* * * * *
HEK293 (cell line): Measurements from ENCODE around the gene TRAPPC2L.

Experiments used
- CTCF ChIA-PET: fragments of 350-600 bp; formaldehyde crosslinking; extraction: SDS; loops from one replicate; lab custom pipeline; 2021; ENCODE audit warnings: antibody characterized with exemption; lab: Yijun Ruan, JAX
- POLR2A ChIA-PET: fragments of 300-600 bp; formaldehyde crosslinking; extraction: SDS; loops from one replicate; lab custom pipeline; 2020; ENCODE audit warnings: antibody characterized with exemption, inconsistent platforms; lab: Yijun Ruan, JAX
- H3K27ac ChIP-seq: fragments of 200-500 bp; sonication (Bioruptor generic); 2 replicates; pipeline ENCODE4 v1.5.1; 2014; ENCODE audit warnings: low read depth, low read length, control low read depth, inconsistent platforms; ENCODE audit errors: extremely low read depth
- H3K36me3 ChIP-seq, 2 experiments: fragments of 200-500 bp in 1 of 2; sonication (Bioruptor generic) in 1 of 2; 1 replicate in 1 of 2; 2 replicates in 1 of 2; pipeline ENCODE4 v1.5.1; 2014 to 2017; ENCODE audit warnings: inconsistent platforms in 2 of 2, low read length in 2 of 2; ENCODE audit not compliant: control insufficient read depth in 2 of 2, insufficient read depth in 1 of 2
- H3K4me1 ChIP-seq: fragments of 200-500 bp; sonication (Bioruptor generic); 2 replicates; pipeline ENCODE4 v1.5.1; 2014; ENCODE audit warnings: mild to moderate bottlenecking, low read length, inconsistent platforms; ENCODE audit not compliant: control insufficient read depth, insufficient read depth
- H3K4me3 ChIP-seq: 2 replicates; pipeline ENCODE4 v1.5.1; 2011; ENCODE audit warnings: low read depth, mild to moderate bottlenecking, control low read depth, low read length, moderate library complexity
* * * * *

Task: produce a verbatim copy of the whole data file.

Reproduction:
HEK293 (cell line): Measurements from ENCODE around the gene TRAPPC2L.

Experiments used
- CTCF ChIA-PET: fragments of 350-600 bp; formaldehyde crosslinking; extraction: SDS; loops from one replicate; lab custom pipeline; 2021; ENCODE audit warnings: antibody characterized with exemption; lab: Yijun Ruan, JAX
- POLR2A ChIA-PET: fragments of 300-600 bp; formaldehyde crosslinking; extraction: SDS; loops from one replicate; lab custom pipeline; 2020; ENCODE audit warnings: antibody characterized with exemption, inconsistent platforms; lab: Yijun Ruan, JAX
- H3K27ac ChIP-seq: fragments of 200-500 bp; sonication (Bioruptor generic); 2 replicates; pipeline ENCODE4 v1.5.1; 2014; ENCODE audit warnings: low read depth, low read length, control low read depth, inconsistent platforms; ENCODE audit errors: extremely low read depth
- H3K36me3 ChIP-seq, 2 experiments: fragments of 200-500 bp in 1 of 2; sonication (Bioruptor generic) in 1 of 2; 1 replicate in 1 of 2; 2 replicates in 1 of 2; pipeline ENCODE4 v1.5.1; 2014 to 2017; ENCODE audit warnings: inconsistent platforms in 2 of 2, low read length in 2 of 2; ENCODE audit not compliant: control insufficient read depth in 2 of 2, insufficient read depth in 1 of 2
- H3K4me1 ChIP-seq: fragments of 200-500 bp; sonication (Bioruptor generic); 2 replicates; pipeline ENCODE4 v1.5.1; 2014; ENCODE audit warnings: mild to moderate bottlenecking, low read length, inconsistent platforms; ENCODE audit not compliant: control insufficient read depth, insufficient read depth
- H3K4me3 ChIP-seq: 2 replicates; pipeline ENCODE4 v1.5.1; 2011; ENCODE audit warnings: low read depth, mild to moderate bottlenecking, control low read depth, low read length, moderate library complexity